Unreal Nature

October 20, 2012

Took and Gone

Filed under: Uncategorized — unrealnature @ 7:04 am

… They took what they took and were gone …

This is from Annals of the Former World by John McPhee (1998). This book is a combination of what was originally four separate books; today’s extracts are from what was Basin and Range (1981):

… It was dawn at the summit. We had been awake for hours and had eaten a roadhouse breakfast sitting by a window in which the interior of the room was reflected against the black of the morning outside while a television mounted on a wall behind us resounded with the hoofbeats of the great horse Silver. The Lone Ranger. Five A.M. CBS’s good morning to Nevada. Waiting for bacon and eggs. I put two nickels in a slot machine and got two nickels back. The result was a certain radiance of mood. Deffeyes, for his part, was thinking today in troy ounces. It would take a whole lot more than two nickels to produce a similar effect on him. Out for silver, he was heading into the hills.

… We were off on dirt roads now with a cone of dust behind us, which Deffeyes characterized as the local doorbell. He preferred not to ring it. This talkative and generous professor — who ordinarily shares his ideas as rapidly as they come to him, spilling them out in bunches like grapes — was narrow-eyed with secrecy today. He had stopped at a courthouse briefly, and — an antic figure, with his bagging sweater and his Beethoven hair — had revealed three digits to a county clerk in requesting to see a registry of claims. The claims were coded in six digits. Deffeyes kept the fourth, fifth, and sixth to himself like cards face down on a table. He found what he sought in a book of claims. Now, fifty miles up the valley, we had long since left behind us its only town, with its Odd Fellows Hall, its mercantile company, its cottonwoods and Lombardy poplars; and there were no houses, no structures, no cones of dust anywhere around us. The valley was narrowing. It ended where ranges joined. Some thousands of feet up the high face of a distant and treeless mountain we saw an unnaturally level line.

“Is that a road?” I asked him.

“That’s where we’re going,” he said, and I wished he hadn’t told me.

Deffeyes, in order to consult maps, had turned over the wheel to me.

… Now far above the basin, we were on the thin line we had seen from below, a track no wider than the truck itself, crossing the face of the mountain. It curved into reentrants and out around noses and back into reentrants and out to more noses. I was on the inboard side, and every once in a while as we went around a nose I looked across the hood and saw nothing but sky — sky and the summits of a distant range. We could see sixty, seventy miles down the valley and three thousand feet down the mountain. The declivity was by no means sheer, just steep — a steepness, I judged, that  would have caused the vehicle, had it slipped off the road, to go end over end enveloped in flame at a hundred yards a bounce. My hands slid over the wheel. They were filmed in their own grease.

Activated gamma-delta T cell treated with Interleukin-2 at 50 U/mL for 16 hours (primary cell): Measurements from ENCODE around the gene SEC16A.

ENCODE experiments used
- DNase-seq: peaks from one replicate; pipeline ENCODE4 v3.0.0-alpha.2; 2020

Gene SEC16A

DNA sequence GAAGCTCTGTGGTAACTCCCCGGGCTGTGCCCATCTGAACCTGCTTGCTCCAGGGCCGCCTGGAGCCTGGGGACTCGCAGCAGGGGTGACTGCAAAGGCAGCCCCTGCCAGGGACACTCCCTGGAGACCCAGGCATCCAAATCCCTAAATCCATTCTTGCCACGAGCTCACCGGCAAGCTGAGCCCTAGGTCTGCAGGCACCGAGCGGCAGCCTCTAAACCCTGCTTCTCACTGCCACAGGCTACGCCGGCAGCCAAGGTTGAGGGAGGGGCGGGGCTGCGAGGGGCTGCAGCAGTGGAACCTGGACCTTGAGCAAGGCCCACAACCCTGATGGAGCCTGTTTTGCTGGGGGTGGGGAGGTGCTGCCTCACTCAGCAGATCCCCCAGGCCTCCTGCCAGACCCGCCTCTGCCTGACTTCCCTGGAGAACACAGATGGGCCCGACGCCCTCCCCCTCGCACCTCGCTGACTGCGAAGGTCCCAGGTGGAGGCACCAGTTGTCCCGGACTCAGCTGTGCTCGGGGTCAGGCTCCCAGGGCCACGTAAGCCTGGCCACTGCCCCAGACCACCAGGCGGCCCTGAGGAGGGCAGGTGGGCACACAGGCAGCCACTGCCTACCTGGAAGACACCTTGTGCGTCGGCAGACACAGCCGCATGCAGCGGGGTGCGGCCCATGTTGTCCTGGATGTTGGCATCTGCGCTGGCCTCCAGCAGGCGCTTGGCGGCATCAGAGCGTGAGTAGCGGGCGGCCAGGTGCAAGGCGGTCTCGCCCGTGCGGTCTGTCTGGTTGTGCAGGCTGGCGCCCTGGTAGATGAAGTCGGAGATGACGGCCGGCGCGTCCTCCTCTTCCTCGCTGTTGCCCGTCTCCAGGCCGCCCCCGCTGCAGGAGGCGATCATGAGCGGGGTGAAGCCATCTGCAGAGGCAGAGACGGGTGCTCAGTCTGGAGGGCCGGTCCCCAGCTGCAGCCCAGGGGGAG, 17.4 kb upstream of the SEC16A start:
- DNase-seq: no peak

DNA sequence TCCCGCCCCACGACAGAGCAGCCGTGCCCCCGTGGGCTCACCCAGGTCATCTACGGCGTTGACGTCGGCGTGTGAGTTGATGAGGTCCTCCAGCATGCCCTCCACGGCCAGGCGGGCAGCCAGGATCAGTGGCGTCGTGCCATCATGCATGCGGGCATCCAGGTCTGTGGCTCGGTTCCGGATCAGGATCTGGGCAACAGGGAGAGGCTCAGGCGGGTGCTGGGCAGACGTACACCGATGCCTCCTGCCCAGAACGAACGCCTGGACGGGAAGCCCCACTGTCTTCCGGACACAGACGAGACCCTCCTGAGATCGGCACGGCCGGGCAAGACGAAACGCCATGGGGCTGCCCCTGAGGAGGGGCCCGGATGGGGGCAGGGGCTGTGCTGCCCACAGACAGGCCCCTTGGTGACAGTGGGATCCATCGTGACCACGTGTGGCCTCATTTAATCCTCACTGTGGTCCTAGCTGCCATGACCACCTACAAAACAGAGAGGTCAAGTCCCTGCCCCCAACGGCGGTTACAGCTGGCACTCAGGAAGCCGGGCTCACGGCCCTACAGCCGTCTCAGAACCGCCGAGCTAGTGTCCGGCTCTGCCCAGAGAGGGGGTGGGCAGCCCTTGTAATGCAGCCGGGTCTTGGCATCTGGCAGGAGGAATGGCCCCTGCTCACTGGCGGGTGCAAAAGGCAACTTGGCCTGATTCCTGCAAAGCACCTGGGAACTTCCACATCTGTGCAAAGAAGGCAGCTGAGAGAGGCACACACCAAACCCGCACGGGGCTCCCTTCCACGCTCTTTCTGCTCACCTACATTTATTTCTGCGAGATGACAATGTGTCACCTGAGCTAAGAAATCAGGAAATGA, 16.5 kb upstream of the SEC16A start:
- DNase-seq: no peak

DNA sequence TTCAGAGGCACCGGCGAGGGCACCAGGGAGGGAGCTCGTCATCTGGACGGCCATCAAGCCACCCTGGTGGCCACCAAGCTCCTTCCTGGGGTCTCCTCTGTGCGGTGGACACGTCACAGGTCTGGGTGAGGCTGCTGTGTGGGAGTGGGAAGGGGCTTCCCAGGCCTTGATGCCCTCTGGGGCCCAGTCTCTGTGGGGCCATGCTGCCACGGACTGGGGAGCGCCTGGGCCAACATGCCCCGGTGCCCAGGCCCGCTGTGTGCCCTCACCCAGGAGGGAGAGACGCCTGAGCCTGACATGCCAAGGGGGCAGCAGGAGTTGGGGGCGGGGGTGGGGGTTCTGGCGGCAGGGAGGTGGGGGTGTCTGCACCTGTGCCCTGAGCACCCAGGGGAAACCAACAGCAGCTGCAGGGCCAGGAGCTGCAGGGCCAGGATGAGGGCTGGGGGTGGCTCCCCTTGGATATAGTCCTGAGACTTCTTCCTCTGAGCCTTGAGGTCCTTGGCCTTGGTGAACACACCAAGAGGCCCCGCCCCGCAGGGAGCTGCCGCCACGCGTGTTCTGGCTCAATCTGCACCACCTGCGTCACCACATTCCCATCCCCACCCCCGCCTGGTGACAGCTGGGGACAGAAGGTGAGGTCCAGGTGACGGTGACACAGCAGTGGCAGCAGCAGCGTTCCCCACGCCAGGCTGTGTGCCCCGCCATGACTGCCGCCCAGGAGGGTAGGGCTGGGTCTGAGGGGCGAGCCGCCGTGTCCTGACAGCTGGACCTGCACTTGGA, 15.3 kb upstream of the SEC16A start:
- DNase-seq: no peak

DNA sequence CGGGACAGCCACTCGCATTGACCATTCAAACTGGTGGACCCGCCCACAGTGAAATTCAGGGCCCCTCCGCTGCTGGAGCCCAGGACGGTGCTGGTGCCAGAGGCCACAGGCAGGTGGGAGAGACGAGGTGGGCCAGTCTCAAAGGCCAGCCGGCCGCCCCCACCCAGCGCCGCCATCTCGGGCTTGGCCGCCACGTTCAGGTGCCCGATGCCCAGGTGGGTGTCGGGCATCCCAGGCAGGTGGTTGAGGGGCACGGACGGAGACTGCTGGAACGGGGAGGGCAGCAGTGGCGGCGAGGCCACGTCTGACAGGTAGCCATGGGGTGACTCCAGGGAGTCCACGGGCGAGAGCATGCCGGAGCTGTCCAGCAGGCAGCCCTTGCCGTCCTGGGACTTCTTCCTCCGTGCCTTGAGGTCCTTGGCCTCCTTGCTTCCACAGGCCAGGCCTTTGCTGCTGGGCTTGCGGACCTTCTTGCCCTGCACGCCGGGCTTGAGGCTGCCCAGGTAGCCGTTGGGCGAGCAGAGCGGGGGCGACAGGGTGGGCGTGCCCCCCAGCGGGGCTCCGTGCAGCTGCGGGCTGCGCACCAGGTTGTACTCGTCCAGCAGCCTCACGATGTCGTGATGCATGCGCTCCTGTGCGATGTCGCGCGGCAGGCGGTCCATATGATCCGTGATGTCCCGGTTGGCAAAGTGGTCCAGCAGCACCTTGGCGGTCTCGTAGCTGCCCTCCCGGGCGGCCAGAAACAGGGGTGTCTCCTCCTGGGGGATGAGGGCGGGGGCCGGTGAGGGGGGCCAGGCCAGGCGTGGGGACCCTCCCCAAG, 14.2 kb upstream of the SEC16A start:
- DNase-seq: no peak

The equanimitous Deffeyes seemed to be enjoying the view. He said, “Where did you learn to drive a truck?”

“Not that it’s so god-damned difficult,” I told him, “but this is about the first time.”

… We turned a last corner, with our inner wheels resting firmly on the road and the two others supported by Deffeyes‘ expectations. Now we were moving along one wall of a big V-shaped canyon that eventually became a gulch, a draw, a crease in the country, under cottonwoods. In the upper canyon, some hundreds of acres of very steep mountainside were filled with holes and shafts, hand-forged ore buckets, and old dry timbers. There were square nails in the timbers. An ore bucket was filled with square nails. “Good litter,” Deffeys said, and we walked uphill past the mine and along a small stream into the cottonwoods. The stream was nearly dry. Under the cottonwoods were the outlines of cabins almost a century gone. Here at seven thousand feet in this narrow mountain draw had lived a hundred people, who had held their last election a hundred years earlier. They had a restaurant, a brewery, a bookstore. They had seven saloons. And now there was not so much as one dilapidated structure. There were only the unhappy cottonwoods, looking alien and discontented over the moist bed of the creek. Sixteen stood there, twisted, surviving — most of them over four feet thick. “Those cottonwoods try an environmentalists soul,” Deffeyes said. “They transpire water like running fountains. If you were to cut them down, the creek would run. Cottonwoods drink the Humboldt. Some of the tension in this country is that miners need water. Getting rid of trees would preserve water. By the old brine-and-mercury method, it took three tons of water to mill one ton of ore. There was nothing like that in this creek. They had to take the ore from here to a big enough stream, and that, as it happens, was a twelve-mile journey using mules. They would have gone out of here with only the very best ore. There was probably a supergene enrichment here over a pretty good set of veins. They took what they took and were gone in six years.”